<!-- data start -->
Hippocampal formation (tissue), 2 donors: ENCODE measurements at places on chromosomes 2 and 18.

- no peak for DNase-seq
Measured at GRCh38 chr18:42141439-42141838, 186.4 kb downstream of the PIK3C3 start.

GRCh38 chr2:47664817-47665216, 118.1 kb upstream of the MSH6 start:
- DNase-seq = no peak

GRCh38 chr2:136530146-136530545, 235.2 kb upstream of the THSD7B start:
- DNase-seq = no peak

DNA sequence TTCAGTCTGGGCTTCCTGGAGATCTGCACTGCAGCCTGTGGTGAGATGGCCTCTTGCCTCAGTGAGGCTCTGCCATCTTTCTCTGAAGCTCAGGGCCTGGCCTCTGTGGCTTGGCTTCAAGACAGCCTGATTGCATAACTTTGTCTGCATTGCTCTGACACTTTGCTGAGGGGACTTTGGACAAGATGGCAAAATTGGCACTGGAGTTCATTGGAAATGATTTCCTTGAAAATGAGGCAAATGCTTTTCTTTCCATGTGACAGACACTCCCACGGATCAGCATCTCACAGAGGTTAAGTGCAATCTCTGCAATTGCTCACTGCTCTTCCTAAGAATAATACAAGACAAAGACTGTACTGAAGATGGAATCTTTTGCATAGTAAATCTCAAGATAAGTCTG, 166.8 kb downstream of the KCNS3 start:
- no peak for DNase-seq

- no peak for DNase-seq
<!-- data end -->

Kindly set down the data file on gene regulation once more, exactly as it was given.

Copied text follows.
Hippocampal formation (tissue), 2 donors: ENCODE measurements at places on chromosomes 2 and 18.

- no peak for DNase-seq
Measured at GRCh38 chr18:42141439-42141838, 186.4 kb downstream of the PIK3C3 start.

GRCh38 chr2:47664817-47665216, 118.1 kb upstream of the MSH6 start:
- DNase-seq = no peak

GRCh38 chr2:136530146-136530545, 235.2 kb upstream of the THSD7B start:
- DNase-seq = no peak

DNA sequence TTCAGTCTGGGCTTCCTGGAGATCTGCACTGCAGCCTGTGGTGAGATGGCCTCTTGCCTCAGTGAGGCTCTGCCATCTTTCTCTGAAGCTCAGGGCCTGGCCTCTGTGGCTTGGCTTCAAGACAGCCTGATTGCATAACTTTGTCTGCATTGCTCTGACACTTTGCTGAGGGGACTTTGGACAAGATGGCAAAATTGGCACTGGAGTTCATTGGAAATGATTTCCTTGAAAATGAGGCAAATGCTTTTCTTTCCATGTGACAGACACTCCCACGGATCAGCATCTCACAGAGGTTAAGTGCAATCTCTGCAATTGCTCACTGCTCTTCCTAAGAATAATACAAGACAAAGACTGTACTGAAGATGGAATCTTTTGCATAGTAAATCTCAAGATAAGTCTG, 166.8 kb downstream of the KCNS3 start:
- no peak for DNase-seq

- no peak for DNase-seq